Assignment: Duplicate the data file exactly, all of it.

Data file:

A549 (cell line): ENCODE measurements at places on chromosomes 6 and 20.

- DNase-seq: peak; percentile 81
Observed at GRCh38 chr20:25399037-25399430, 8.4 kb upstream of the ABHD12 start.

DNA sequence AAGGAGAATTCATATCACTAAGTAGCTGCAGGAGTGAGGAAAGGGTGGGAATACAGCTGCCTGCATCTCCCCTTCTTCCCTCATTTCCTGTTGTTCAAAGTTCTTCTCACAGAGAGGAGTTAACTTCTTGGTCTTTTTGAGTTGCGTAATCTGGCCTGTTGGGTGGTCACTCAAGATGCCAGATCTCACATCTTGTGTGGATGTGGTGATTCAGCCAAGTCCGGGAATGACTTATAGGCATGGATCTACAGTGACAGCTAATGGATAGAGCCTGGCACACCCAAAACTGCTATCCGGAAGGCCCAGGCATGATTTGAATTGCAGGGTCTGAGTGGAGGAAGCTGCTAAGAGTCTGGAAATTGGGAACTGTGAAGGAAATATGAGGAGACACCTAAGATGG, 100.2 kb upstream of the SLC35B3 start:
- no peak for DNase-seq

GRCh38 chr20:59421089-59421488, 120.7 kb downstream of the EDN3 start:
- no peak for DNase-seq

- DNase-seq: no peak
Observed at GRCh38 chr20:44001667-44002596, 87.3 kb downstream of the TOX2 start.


A549 (cell line): ENCODE measurements at places on chromosomes 6 and 20.

- DNase-seq: peak; percentile 81
Observed at GRCh38 chr20:25399037-25399430, 8.4 kb upstream of the ABHD12 start.

DNA sequence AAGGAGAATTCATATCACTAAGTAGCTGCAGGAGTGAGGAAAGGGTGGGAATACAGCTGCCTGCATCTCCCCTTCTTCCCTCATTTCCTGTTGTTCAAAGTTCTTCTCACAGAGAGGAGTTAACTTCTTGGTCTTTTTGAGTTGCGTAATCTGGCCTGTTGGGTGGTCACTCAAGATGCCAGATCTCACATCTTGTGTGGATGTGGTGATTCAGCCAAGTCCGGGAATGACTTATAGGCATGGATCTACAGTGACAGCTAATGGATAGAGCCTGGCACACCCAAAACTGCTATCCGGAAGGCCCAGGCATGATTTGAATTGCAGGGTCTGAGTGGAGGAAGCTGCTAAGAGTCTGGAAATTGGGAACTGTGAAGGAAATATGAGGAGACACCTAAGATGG, 100.2 kb upstream of the SLC35B3 start:
- no peak for DNase-seq

GRCh38 chr20:59421089-59421488, 120.7 kb downstream of the EDN3 start:
- no peak for DNase-seq

- DNase-seq: no peak
Observed at GRCh38 chr20:44001667-44002596, 87.3 kb downstream of the TOX2 start.